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LASALLE BANK NATIONAL ASSOCIATION v. MUDD

United States District Court, N.D. Illinois


February 24, 2004.

LASALLE BANK NATIONAL ASSOCIATION, as Trustee for the registered holders of Commercial Mortgage Asset Trust, Commercial Mortgage Pass-Through Certificates, Series 1999-CI, Plaintiff,
v.
THOMAS O. MUDD, III, Defendant

The opinion of the court was delivered by: JOHN W. DARRAH, District Judge

MEMORANDUM OPINION AND ORDER

Plaintiff, LaSalle Bank National Association, as Trustee for the registered holders of Commercial Mortgage Asset Trust, Commercial Mortgage Pass-Through Certificates, Series 1999-CI ("LaSalle"), filed suit against Defendant, Thomas O. Mudd, III ("Mudd"), alleging Mudd defaulted on a fraud guaranty. Presently before the Court is Mudd's Motion to Dismiss pursuant to Federal Rule of Civil Procedure 12(b)(6).

LEGAL STANDARD

  In reviewing a motion to dismiss, the court reviews all facts alleged in the complaint and any reasonable inferences drawn therefrom in the light most favorable to the plaintiff. See Marshall-Mosby v. Corporate Receivables, Inc., 205 F.3d 323, 326 (7th Cir. 2000). A plaintiff is not required to plead the facts or the elements of a claim, with the exceptions found in Federal Rule of Civil Procedure 9. See Swierkiewicz v. Sorema, 534 U.S. 506, 511 (2002); Walker v. Thompson, 288 F.3d 1005, 1007 (7th Cir. 2002) (Walker). Dismissal is warranted only if "it appears beyond a doubt that the plaintiff can prove no set of facts in support of his claim which would entitle him to relief." Page 2 Conley v. Gibson, 355 U.S. 41, 45-46 (1957). The "suit should not be dismissed if it is possible to hypothesize facts, consistent with the complaint, that would make out a claim." Graehling v. Vill. of Lombard, Ill., 58 F.3d 295, 297 (7th Cir. 1995). Furthermore, on a motion to dismiss, the Court may consider exhibits attached to the complaint as part of the pleadings. Beam v. IPCO Corp., 838 F.2d 242 (7th Cir. 1988).

  BACKGROUND

  A reading of the Amended Complaint supports the following summary of the alleged operative conduct of the parties.

  In August 1998, Container Corporation executed and delivered to the Capital Company of America, LLC ("CCA") a mortgage note in the original principal amount of $3,250,000 for a loan in that amount. As security for the Note and the loan, Container executed and delivered to CCA a Mortgage, Assignment of Leases and Rents and Security Agreement of the premises located at and commonly known as 1524 Walnut Street, Streator, Illinois (the "Premises"). At the same time, Mudd executed and delivered to CCA a fraud guaranty in which Mudd guaranteed and agreed that he would be liable to CCA for fraud by himself or Container in connection with the loan.

  In the Mortgage, Container assigned to CCA as mortgagee all of Container's rights in and to the leases of and rents from the Premises and agreed to hold the rents in an amount sufficient to discharge all current sums due to the mortgagee "in trust for the benefit of Mortgagee." Mudd executed the Mortgage on Container's behalf; accordingly, he had knowledge of its terms and provisions.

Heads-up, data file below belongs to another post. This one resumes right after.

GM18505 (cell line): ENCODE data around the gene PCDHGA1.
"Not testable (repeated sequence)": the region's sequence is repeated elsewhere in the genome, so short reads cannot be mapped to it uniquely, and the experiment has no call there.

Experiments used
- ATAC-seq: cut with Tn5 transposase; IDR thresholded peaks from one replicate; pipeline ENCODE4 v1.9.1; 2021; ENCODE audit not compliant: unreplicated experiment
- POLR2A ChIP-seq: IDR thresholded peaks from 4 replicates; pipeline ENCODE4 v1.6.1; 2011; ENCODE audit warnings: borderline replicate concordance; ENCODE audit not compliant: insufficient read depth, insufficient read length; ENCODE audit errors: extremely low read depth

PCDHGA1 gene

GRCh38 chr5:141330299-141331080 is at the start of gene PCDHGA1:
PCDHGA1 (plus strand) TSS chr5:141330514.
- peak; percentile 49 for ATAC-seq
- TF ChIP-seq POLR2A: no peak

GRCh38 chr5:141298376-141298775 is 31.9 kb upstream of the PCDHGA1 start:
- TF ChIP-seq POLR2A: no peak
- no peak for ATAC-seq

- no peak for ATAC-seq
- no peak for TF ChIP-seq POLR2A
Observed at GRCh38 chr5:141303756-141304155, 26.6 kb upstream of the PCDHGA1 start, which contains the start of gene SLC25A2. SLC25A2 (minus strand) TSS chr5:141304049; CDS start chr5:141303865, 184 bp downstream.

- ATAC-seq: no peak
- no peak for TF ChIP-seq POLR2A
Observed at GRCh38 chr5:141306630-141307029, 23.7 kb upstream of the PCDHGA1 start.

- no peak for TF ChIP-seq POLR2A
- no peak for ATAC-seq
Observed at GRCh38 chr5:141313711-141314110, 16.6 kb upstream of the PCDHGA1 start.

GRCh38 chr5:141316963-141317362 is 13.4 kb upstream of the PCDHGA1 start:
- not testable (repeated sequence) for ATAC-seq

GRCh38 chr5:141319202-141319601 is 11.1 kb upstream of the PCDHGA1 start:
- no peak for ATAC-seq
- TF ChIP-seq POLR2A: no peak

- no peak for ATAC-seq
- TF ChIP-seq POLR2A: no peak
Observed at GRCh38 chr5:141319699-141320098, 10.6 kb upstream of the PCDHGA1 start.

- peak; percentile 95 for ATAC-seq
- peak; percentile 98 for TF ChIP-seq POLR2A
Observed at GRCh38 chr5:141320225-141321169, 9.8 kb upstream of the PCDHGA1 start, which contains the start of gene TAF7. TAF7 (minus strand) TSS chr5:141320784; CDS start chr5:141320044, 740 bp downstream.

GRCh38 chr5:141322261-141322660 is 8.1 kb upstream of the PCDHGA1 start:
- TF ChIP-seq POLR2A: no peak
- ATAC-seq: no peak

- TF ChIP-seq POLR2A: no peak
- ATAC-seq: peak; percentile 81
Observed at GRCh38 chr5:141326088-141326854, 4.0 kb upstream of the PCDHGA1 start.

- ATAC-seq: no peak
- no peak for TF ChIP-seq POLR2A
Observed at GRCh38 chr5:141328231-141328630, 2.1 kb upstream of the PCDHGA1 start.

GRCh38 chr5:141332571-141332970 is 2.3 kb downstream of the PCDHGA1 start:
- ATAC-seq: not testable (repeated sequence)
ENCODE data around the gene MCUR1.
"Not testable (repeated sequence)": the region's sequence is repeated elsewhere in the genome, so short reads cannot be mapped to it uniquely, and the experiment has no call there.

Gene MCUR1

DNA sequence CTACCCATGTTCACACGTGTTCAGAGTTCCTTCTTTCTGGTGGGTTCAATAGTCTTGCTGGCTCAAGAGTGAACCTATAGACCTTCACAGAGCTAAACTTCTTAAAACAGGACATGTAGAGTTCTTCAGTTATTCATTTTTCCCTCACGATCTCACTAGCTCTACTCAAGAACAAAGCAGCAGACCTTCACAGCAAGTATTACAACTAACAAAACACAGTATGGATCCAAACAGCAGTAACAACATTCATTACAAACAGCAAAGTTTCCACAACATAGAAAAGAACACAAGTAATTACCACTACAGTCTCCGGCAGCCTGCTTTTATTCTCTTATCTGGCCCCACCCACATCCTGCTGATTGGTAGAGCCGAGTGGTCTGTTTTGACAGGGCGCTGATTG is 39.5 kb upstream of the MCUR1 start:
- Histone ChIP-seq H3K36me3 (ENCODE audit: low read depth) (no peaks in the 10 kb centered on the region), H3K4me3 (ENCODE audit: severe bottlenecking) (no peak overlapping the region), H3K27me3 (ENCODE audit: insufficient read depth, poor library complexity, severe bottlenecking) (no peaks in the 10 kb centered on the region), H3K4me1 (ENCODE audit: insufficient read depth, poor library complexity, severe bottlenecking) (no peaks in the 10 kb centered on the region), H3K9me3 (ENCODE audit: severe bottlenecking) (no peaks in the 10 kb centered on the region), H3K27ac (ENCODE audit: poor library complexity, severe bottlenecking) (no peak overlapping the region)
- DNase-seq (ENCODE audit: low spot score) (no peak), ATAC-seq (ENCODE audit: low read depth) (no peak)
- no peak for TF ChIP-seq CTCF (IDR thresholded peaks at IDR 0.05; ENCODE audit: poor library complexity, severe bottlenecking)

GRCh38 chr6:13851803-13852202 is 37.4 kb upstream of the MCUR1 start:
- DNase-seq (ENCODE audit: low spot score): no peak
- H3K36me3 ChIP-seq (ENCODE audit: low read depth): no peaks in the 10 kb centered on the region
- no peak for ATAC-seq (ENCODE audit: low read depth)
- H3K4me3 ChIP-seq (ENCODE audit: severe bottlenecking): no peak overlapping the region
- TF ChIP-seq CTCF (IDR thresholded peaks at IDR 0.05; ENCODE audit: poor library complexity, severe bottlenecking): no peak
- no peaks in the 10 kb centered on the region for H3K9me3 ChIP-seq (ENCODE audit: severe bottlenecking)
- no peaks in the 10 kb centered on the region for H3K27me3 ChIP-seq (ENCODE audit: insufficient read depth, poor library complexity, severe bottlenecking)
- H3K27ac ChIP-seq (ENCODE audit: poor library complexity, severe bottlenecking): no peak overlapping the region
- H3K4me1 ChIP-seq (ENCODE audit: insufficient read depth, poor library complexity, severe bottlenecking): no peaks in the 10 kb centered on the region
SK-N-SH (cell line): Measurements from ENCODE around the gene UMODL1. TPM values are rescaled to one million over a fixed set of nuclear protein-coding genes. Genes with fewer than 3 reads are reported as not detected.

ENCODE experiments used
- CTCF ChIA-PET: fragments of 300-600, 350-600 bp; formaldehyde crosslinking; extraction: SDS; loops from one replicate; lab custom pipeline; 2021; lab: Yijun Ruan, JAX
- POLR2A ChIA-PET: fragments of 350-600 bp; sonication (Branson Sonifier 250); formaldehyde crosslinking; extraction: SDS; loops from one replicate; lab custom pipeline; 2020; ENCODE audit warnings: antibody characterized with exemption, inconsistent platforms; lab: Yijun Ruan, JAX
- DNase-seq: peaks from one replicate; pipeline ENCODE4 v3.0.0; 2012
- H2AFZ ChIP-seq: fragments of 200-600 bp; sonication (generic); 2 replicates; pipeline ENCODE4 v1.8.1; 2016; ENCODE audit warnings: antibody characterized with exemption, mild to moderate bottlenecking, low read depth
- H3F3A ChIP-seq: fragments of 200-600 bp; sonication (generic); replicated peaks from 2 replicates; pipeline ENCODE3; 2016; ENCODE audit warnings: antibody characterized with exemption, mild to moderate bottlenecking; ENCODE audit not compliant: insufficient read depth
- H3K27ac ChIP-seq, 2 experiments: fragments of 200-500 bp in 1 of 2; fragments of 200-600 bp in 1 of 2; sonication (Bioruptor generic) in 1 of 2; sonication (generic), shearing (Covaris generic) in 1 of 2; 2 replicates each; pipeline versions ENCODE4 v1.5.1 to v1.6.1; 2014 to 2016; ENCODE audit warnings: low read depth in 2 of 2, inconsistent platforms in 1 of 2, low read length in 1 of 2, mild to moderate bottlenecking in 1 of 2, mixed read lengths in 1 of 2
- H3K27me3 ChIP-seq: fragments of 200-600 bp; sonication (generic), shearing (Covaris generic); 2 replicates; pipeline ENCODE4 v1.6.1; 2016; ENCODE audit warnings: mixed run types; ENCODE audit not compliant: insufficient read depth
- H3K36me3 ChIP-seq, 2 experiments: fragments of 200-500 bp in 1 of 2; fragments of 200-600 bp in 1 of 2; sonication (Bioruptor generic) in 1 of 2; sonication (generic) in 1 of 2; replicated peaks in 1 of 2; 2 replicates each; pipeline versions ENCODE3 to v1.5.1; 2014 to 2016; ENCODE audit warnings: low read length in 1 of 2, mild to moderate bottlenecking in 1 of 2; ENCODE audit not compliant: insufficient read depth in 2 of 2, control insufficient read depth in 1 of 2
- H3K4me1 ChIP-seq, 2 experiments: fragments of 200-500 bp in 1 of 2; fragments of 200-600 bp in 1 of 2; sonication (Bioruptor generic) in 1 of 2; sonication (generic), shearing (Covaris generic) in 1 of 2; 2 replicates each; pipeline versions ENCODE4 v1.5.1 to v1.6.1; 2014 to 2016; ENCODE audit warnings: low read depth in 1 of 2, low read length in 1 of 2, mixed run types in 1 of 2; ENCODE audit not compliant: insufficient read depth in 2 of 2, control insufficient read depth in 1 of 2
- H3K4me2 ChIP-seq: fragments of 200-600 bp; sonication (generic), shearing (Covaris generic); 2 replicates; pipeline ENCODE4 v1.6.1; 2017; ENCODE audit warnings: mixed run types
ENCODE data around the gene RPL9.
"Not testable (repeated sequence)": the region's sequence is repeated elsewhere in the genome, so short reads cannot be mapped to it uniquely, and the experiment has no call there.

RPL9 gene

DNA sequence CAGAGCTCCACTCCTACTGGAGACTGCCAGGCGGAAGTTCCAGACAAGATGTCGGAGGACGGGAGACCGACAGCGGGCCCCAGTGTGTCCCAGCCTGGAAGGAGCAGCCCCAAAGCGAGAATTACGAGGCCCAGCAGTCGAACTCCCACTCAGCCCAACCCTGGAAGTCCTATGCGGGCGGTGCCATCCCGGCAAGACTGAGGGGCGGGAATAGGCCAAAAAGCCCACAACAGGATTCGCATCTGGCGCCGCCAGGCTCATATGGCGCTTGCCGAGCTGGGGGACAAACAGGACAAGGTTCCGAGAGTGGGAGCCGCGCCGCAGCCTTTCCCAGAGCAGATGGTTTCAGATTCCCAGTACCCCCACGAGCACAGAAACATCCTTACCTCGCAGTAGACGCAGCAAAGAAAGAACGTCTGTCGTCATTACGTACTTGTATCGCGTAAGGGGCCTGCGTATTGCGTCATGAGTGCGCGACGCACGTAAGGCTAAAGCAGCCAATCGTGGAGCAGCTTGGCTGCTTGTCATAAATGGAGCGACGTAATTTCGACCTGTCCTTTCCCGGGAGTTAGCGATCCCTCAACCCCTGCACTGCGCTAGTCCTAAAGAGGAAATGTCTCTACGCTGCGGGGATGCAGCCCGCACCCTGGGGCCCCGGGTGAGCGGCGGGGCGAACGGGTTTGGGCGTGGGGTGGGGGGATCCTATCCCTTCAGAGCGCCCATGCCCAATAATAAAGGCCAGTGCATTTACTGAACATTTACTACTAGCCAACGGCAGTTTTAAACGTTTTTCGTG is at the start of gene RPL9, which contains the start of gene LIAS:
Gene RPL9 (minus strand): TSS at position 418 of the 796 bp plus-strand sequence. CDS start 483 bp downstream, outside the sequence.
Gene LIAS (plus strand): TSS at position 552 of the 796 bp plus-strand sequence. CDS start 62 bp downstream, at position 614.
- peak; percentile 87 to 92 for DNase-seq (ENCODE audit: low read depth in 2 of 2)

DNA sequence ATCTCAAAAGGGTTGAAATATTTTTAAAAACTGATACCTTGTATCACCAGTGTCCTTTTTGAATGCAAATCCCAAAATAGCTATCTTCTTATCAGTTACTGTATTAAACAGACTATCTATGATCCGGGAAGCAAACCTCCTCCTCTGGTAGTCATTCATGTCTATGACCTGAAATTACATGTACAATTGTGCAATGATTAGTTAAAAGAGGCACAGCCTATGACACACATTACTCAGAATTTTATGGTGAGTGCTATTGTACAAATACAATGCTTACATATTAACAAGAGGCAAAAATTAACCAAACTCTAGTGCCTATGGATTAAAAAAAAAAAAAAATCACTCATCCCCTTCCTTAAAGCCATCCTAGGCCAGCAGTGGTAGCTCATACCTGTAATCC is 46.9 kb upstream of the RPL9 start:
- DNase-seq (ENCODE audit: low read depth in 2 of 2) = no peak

In early December 1998, CCA assigned the Mortgage and the Note to LaSalle, pursuant to an Assignment of Mortgage, Assignment of Leases and Rents and Security Agreement. Page 3

  Container defaulted on the Note and the Mortgage by failing to make the monthly payment due under the Note on November 1, 2001. As a result of the default, the Note became immediately due and payable. Since that time, Container has not made any payments on the Note.

  Mudd knew that, by reason of Container's default under the Note and Mortgage, LaSalle was entitled to foreclose the Mortgage and obtain the appointment of a receiver and that, upon the appointment of a receiver, the rents from the Premises would be paid to the receiver. In order to deprive the receiver and, concomitantly, LaSalle of the rents to which it would be entitled upon the commencement of a foreclosure and appointment of a receiver, in November 2001, without LaSalle's knowledge or consent and contrary to the express terms of the Mortgage, Mudd induced two tenants of the Premises to pay their rents to Container in advance. The rent paid in advance totaled $1,280,116.55.

  Container has failed to make any payments on the Note and the Mortgage since its receipt of the above rents. Instead, Container or Mudd used the prepaid rents to purchase speculative stock investments and for payment of other obligations contrary to the requirement of the Mortgage to hold the rents "in trust for the benefit of Mortgagee."

  LaSalle commenced an action to foreclose the Mortgage and obtained the appointment of a receiver. Container has failed and refused to turn over to the receiver any of the rents which it collected in advance.

  ANALYSIS

  Mudd contends that LaSalle's Amended Complaint should be dismissed for three reasons: 1) LaSalle does not have the right to enforce the guaranty because it was specifically assigned to CCA and not LaSalle; 2) The notice of default which LaSalle gave to him was not "timely" given Page 4 and, furthermore, was defective because the guaranty did not provide an address to where the notice could be sent; and 3) the Amended Complaint does not state a claim because it does not state a claim for actual fraud.